Monday, October 11, 2010

Montana medical cannabis symposium cultivates awareness

From the Helena Independent Record:

There are rumors that caregivers are treating hundreds of patients, but the facts are that only 2 percent have over 41 patients; 24 percent have four to 40 patients; and 73 percent have three patients or fewer, a slide Gingery presented to the crowd read. There’s a rumor that school-aged children are getting medical cards at record number, but the fact is there are 44 card holders 18 or younger in Montana.

Education is key, said Tayln Lang, chapter director of MMGA Missoula.

“I’d never want to go into combat without the proper gear and knowing what I’m up against,” Lang said. “This will help people get what they need in our industry and outside our industry.”

Lang added that professionals at the symposium with extensive credentials would help educate attendees. Professionals like Chris Christensen, a physician from Victor who prescribes marijuana to patients when necessary, or Noel Palmer, who has his doctorate in chemistry and works as a scientist for Montana Botanical Analysis.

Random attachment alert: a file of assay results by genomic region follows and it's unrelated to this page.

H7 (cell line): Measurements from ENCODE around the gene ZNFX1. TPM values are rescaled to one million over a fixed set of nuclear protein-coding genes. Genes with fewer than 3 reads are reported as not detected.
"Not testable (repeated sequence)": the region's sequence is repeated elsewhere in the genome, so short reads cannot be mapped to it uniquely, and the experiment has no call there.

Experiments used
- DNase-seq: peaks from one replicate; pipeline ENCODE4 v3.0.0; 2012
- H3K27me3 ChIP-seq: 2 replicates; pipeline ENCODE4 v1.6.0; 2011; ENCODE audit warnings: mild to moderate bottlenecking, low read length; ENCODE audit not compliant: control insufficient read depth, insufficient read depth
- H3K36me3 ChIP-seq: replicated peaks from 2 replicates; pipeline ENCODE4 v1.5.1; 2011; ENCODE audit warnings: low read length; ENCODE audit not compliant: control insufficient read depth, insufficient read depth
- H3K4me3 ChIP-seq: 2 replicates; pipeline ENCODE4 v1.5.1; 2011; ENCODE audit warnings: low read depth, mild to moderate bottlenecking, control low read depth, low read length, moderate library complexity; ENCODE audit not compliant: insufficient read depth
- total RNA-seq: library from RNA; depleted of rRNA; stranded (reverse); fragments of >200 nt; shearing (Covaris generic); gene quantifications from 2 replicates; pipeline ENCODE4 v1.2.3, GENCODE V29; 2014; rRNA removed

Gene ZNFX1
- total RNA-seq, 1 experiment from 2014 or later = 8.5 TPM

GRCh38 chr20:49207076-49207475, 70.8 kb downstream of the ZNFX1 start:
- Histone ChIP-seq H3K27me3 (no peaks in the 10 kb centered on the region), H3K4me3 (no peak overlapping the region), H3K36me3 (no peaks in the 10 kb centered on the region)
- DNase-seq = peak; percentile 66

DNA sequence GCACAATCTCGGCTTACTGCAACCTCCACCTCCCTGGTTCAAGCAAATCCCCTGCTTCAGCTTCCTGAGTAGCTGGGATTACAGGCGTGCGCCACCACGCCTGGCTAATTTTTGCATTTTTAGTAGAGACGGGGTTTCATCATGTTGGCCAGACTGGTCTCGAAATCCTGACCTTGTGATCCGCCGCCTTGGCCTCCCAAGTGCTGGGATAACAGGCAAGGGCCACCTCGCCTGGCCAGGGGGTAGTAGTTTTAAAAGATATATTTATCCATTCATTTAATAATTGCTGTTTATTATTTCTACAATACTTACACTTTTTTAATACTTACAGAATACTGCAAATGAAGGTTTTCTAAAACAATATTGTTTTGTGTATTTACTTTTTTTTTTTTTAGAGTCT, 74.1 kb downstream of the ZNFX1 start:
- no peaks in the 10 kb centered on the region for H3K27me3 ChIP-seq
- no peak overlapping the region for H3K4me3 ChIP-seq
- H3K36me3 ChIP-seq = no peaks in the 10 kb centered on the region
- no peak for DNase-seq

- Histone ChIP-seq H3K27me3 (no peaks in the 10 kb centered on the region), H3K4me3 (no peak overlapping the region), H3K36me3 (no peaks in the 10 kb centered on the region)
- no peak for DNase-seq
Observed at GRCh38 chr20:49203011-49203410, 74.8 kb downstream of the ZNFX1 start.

Valerie Hellermann, of Helena, is convinced that marijuana helped with her son’s ADD.

“After years of struggling with ADD and terrible drugs, he suddenly had a semester of getting A’s,” she said.

It was because he was smoking marijuana, Hellermann said, adding that her son is now senior in college studying astrobiology.

“He kept saying mom, ‘I am able to focus (after smoking marijuana),’” she said. “We should explore the use for ADD and ADHD because kids come down and crash from Ritalin horribly.”

Activists in South Dakota are working tirelessly to ensure the passage of Initiated Measure 13 allowing patients with debilitating medical conditions safe access to the right of self-treatment. IM13 is expected to pass.

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